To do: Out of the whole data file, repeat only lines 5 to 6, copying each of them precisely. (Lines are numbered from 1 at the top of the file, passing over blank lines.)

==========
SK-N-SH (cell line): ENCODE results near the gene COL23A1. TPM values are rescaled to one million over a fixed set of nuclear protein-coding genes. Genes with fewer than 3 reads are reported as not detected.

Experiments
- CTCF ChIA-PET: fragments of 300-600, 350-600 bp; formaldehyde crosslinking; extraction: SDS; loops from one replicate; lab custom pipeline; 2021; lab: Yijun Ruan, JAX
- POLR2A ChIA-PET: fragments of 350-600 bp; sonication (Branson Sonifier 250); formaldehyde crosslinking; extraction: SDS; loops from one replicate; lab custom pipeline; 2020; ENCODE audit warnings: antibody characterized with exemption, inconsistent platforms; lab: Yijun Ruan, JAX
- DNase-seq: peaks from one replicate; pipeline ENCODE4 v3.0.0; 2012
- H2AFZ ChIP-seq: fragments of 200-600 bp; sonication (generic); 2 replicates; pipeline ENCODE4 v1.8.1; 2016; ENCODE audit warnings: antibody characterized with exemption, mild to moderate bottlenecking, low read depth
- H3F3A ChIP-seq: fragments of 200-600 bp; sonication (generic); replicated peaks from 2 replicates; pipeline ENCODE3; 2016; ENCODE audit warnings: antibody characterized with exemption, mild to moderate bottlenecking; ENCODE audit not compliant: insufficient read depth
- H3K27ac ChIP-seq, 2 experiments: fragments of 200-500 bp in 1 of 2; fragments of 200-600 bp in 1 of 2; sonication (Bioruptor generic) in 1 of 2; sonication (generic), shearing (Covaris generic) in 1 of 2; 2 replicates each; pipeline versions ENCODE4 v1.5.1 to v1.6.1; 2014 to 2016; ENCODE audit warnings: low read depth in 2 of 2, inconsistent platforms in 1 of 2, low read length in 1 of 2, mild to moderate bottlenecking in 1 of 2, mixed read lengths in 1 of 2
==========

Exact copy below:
- DNase-seq: peaks from one replicate; pipeline ENCODE4 v3.0.0; 2012
- H2AFZ ChIP-seq: fragments of 200-600 bp; sonication (generic); 2 replicates; pipeline ENCODE4 v1.8.1; 2016; ENCODE audit warnings: antibody characterized with exemption, mild to moderate bottlenecking, low read depth